Aviation boatswain's mate

From Wikipedia, the free encyclopedia
  (Redirected from Aviation Boatswain's Mate)
Jump to: navigation, search
Aviation boatswain's mate
Rating Badge AB.jpg
insignia
Issued by: United States Navy
Type Enlisted rating
Abbreviation AB
Specialty Aviation

Aviation boatswain's mate (abbreviated as AB) is a United States Navy occupational rating.

Employment and sub specialties[edit]

Aviation boatswain's mates operate, maintain, and perform organizational maintenance on catapults, arresting gear, barricades, and associated flightdeck launching and recovery equipment; operate and service aircraft ground-handling equipment and machinery; operate and service aircraft crash, firefighting, and rescue equipment; handle aircraft afloat and ashore; operate, maintain, and repair aviation fueling, defueling, lubricating oil, and inert gas systems; perform crash rescue, crash removal, and damage control duties.

Aviation boatswain's mates, equipment (ABE)[edit]

"Hookup man" ensures that aircraft launchbar (left) and holdback fitting (right) are properly seated in the catapult.

ABEs operate and perform maintenance on steam catapults, barricades, arresting gear, and associated equipment ashore and afloat; operate catapult hydraulic systems, retraction engines, water brakes, jet blast deflectors, deckedge and Integrated Catapult Control Stations (ICCS), and jet blast deflector control panels; arresting gear engines, sheave dampers, deckedge control station, and associated equipment; perform aircraft handling duties related to the operation of aircraft launching and recovery equipment.

Most of the work in this rating is performed outdoors on the deck of aircraft carriers, in all climatic conditions, in fast-paced and often potentially hazardous environments. ABEs work closely with others in aviation ratings.[1]

Aviation boatswain's mates, fuels (ABF)[edit]

Aviation fuel handlers wear purple and are affectionately known as "grapes".

Aviation boatswain's mates play a major part in launching and recovering naval aircraft quickly and safely from land or ships. This includes aircraft fuelling and fuel systems. Later in their careers ABFs can earn the advanced AB rating that requires supervision of all these individual specialties.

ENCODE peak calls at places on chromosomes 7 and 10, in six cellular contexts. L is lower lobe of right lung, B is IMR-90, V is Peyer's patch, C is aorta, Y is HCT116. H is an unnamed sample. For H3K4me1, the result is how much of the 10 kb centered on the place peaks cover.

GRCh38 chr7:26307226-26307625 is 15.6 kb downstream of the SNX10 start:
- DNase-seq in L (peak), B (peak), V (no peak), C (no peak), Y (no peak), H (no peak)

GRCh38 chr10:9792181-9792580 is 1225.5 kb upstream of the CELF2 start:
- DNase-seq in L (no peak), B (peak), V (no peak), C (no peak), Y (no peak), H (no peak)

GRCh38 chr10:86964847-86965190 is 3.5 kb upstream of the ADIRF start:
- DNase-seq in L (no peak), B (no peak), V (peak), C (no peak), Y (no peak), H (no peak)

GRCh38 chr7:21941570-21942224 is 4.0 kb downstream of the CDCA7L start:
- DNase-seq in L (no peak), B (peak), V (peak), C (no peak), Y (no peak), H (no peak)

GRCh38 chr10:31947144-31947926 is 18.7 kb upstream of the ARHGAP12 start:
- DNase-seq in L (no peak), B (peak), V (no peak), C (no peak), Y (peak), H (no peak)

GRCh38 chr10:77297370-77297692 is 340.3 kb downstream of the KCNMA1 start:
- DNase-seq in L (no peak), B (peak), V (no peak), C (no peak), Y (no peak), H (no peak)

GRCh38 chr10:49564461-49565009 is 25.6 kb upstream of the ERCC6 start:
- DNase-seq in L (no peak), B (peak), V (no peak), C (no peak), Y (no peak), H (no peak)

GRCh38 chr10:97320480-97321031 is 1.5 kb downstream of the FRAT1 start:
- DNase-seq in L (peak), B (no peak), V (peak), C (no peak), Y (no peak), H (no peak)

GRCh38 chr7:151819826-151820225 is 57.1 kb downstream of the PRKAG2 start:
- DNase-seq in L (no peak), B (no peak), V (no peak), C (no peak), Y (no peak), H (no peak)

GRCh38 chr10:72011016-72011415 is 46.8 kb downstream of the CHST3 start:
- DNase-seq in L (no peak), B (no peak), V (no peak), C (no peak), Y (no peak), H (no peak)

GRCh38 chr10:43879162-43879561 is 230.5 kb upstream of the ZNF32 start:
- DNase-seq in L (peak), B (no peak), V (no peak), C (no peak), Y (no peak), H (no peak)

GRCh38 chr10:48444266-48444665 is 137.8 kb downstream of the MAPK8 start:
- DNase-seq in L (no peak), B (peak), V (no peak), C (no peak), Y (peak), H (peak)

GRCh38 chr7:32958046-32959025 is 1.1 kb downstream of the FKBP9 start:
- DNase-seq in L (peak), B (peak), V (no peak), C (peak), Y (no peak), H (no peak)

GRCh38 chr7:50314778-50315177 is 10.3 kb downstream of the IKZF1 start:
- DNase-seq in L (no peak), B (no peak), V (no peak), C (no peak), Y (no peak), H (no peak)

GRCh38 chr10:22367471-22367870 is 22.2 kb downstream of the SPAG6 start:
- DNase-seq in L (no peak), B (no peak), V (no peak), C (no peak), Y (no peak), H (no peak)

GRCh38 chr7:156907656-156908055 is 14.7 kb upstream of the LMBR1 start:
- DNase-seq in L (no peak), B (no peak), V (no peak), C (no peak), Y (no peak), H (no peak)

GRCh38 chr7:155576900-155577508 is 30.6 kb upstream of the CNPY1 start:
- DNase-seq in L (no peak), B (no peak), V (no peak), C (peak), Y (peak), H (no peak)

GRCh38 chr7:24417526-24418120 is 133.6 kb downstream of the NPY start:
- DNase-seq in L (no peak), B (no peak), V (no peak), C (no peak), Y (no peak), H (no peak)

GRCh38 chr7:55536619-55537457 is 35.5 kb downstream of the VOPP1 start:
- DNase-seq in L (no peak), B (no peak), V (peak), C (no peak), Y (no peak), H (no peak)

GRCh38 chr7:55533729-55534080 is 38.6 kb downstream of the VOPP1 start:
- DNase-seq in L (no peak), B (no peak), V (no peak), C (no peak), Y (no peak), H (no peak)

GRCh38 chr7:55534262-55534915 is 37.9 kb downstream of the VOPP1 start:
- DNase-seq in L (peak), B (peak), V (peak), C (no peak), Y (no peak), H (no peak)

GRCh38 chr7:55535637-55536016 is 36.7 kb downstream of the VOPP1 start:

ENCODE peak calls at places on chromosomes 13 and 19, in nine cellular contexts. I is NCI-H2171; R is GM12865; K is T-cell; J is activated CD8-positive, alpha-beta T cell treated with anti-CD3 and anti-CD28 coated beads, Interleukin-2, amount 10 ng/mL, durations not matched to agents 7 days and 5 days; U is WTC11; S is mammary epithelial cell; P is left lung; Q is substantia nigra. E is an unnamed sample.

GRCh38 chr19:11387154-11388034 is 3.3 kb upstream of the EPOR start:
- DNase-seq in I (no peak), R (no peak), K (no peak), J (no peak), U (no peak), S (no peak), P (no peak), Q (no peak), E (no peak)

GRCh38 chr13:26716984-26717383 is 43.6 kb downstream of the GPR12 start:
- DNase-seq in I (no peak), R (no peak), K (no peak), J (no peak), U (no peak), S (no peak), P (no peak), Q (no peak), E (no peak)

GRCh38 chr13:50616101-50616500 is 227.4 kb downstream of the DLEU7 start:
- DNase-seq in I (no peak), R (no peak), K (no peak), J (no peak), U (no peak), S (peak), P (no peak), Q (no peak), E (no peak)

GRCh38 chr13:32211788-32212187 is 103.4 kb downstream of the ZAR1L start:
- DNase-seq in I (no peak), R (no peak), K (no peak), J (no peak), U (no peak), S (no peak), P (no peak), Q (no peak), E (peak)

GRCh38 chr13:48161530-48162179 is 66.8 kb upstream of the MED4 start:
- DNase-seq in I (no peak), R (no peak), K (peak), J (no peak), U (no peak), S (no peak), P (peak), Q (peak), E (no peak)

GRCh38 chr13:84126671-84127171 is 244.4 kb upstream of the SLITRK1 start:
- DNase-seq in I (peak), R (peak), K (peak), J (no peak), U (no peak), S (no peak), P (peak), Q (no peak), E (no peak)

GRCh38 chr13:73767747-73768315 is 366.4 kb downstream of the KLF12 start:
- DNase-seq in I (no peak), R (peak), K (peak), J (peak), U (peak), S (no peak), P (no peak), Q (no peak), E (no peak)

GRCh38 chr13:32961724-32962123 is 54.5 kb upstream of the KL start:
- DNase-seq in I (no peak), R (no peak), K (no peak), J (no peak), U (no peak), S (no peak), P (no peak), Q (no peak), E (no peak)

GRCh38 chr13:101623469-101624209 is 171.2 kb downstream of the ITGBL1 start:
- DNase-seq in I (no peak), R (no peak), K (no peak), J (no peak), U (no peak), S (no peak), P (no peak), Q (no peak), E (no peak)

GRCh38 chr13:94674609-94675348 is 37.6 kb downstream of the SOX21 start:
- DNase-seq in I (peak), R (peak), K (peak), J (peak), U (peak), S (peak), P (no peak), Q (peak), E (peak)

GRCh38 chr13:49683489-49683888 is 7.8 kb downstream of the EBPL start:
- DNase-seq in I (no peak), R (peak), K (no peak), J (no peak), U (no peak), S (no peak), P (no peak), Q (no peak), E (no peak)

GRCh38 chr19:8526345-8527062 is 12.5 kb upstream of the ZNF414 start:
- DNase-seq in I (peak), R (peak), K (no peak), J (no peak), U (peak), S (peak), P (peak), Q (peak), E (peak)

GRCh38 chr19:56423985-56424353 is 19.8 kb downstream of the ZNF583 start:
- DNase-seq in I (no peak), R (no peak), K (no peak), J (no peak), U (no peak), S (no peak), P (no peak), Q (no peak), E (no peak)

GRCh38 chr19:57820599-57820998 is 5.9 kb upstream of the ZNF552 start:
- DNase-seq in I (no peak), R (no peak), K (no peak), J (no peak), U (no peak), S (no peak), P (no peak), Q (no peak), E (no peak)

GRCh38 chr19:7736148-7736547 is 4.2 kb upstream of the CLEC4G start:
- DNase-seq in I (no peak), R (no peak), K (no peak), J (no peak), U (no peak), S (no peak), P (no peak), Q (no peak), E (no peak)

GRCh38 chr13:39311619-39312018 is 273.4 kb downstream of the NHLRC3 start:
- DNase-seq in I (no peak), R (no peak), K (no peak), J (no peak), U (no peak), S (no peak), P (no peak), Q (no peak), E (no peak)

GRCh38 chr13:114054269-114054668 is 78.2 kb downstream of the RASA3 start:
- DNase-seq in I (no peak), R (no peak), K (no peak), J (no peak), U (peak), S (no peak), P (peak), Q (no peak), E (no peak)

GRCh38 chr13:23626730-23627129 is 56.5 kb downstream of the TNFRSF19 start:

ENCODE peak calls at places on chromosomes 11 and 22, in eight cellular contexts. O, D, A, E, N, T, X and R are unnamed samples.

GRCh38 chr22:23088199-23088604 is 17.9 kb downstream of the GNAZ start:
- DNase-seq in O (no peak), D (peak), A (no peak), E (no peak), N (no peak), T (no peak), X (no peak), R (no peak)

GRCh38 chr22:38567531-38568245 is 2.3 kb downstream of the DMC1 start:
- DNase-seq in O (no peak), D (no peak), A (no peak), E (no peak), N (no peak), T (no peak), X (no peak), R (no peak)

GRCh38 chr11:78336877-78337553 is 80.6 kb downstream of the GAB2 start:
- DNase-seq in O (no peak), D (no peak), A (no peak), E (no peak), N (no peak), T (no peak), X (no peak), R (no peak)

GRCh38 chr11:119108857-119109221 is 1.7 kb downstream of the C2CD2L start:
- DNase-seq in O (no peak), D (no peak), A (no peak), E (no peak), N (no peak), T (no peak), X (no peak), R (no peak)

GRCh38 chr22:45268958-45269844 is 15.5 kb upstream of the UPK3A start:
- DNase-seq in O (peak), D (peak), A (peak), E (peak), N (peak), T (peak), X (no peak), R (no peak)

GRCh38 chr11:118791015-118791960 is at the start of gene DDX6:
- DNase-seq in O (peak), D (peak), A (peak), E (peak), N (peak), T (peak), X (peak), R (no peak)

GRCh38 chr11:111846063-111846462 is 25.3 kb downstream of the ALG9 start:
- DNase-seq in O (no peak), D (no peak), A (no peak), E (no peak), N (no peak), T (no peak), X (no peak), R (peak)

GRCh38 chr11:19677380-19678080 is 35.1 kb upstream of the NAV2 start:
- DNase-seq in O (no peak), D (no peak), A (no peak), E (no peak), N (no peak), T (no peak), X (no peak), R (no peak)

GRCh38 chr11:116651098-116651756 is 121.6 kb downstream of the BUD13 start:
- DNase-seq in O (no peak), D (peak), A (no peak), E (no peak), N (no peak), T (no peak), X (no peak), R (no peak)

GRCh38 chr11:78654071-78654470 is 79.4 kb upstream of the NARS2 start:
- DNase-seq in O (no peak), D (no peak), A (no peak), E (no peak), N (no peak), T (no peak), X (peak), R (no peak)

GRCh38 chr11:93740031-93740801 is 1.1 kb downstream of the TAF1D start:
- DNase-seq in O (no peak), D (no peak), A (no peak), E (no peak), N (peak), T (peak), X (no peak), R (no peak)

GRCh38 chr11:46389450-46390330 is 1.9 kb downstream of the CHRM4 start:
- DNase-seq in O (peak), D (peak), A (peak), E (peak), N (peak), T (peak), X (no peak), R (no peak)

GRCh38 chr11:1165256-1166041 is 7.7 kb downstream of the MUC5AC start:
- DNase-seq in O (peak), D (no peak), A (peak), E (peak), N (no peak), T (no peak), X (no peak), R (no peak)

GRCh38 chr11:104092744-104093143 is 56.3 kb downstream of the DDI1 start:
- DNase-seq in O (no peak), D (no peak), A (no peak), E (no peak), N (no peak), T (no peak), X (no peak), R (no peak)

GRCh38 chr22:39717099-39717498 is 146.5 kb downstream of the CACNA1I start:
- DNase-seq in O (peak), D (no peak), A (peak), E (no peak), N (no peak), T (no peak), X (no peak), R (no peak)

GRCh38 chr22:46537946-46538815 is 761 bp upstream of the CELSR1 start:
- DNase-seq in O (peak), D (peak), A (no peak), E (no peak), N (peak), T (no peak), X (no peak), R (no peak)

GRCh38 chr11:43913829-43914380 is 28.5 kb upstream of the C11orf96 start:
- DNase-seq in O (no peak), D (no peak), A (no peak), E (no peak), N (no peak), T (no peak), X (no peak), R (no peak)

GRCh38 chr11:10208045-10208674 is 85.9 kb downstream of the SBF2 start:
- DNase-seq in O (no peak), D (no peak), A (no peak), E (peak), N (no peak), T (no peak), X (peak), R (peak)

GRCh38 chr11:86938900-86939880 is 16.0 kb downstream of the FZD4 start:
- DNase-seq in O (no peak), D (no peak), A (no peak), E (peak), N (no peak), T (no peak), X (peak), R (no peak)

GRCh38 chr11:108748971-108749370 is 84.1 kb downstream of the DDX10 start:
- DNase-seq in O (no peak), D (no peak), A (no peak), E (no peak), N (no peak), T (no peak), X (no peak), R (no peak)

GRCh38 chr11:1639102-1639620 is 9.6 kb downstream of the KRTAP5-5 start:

The duties performed by ABFs include:

  • Operating, maintaining and performing organizational maintenance on aviation fuelling and lubricating oil systems on CVs, CVNs, LPHS and LPDS
  • Observing and enforcing handling safety precautions and maintaining fuel quality surveillance and control in aviation fuel systems;
  • Supervising the operation and servicing of fuel farms and equipment associated with the fuelling and de-fuelling of aircraft ashore and afloat
  • Training, directing and supervising fire fighting crews, fire rescue teams, and damage control parties in assigned fuel and lubricating oil spaces.[2]

Most of the work in this rating remains performed outdoors, atop aircraft carrier decks, in climatic conditions, and chiefly fast-paced hazardous environments. ABFs or "Grapes" work closely in concert with: Aircraft Handlers (Yellow Shirts), Chocks and Chains (Blue Shirts), Plane Captains (Brown Shirts), Aviation Maintenance Technicians (Green Shirts), and various other aviation and shipboard ratings.

ABFs additionally work on bottom levels of a ship, in pumprooms and filters, purifying fuel and subsequently pumping refined fuels to flight deck counterparts. Interestingly, working lower levels of a ship earns one the title, "Snipe"; concisely, lower levels of a ship remain excessively hot, dark, grimy, noisy, poorly ventilated, and unforgiving. resultantly, "Snipe" refers to members of a ship which rarely see the light of day or sun light. Analogous to moles exposed to sunlight, snipes react by squinting their eyes; hence the affectionate term "Snipe", for the unfortunate sailors working far below decks, which remain easily identifiable in well lite areas aboard ship due to squinting. Finally and more importantly, work too long as a grape-snipe, and you'll end up an "Albino Raisin" (Spurlock, R.P. 2013).

Aviation boatswain's mates, handling (ABH)[edit]

ABHs ("yellowshirts") direct the movement of all aircraft

Aviation boatswain's mates, handlers play a major part in launching and recovering naval aircraft quickly and safely from land or ships. This includes aircraft handling, fire fighting and salvage and rescue operations. Later in their careers ABHs can earn the advanced AB rating that requires supervision of all these individual specialties.[3]

The duties performed by ABHs include:

  • Supervising the movement, spotting and securing of aircraft and equipment ashore and afloat. Often called "the salt of the deck", because they are the leaders of everyone, including officers, on deck.
  • Performing crash rescue, fire fighting, crash removal and damage control duties in connection with launching and recovery of aircraft.

Most of the work in this rating is performed outdoors on the deck of aircraft carriers, in all climatic conditions, in fast-paced and often potentially hazardous environments. ABHs work closely with others in aviation ratings..

References[edit]

  1. ^ Aviation Boatswain's Mate - Equipment (ABE)
  2. ^ Aviation Boatswain's Mate - Fuels (ABF)
  3. ^ Aviation Boatswain's Mate - Handling (ABH)
  • Atkins, Edward (2011). On which we serve : where life-lessons are learned. Bloomington, IN: WestBow Press. ISBN 9781449732844.  Extensive photos and description, by a former WWII Aviation Boatswain's Mate, illustrating typical scenes on the decks of WWII aircraft carriers